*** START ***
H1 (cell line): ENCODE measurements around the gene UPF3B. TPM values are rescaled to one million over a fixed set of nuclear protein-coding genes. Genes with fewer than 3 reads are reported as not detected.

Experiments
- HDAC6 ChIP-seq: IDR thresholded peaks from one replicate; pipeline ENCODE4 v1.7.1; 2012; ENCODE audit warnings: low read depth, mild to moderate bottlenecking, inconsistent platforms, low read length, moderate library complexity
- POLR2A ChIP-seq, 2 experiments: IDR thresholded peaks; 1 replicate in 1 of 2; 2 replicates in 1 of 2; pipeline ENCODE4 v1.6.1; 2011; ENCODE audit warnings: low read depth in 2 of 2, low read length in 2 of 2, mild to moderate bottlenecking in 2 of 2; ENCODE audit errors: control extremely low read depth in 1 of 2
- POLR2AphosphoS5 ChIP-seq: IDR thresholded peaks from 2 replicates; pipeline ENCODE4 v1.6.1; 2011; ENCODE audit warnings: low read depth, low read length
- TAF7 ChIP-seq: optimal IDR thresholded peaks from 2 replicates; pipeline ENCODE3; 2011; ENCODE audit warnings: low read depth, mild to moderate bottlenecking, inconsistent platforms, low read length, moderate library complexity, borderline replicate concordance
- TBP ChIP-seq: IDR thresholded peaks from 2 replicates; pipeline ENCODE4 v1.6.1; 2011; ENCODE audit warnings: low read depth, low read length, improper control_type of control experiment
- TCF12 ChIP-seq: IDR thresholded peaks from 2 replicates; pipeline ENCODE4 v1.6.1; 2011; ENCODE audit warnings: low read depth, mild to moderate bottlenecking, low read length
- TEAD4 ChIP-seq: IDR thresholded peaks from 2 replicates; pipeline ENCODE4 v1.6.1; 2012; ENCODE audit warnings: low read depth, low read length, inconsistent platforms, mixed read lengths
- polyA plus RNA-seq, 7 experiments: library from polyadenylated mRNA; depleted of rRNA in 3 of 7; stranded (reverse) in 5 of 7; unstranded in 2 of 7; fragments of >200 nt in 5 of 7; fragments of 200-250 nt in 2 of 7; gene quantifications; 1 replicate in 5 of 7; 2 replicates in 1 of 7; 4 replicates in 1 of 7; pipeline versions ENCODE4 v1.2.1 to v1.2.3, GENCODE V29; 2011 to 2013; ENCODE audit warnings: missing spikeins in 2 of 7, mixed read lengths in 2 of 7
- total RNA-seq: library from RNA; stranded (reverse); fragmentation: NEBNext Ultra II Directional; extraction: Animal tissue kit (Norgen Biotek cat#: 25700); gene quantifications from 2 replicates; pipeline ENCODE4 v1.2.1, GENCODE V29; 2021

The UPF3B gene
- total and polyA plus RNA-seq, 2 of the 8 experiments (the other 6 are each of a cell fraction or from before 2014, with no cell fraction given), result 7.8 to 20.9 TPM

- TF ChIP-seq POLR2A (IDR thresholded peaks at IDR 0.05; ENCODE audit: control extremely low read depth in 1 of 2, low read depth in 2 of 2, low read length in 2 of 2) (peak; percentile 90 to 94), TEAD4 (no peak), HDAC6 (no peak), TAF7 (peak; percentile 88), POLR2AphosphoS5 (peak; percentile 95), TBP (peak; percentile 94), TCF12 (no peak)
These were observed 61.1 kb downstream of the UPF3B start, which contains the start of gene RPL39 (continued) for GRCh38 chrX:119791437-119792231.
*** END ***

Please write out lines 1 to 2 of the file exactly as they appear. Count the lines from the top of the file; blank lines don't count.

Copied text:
H1 (cell line): ENCODE measurements around the gene UPF3B. TPM values are rescaled to one million over a fixed set of nuclear protein-coding genes. Genes with fewer than 3 reads are reported as not detected.

Experiments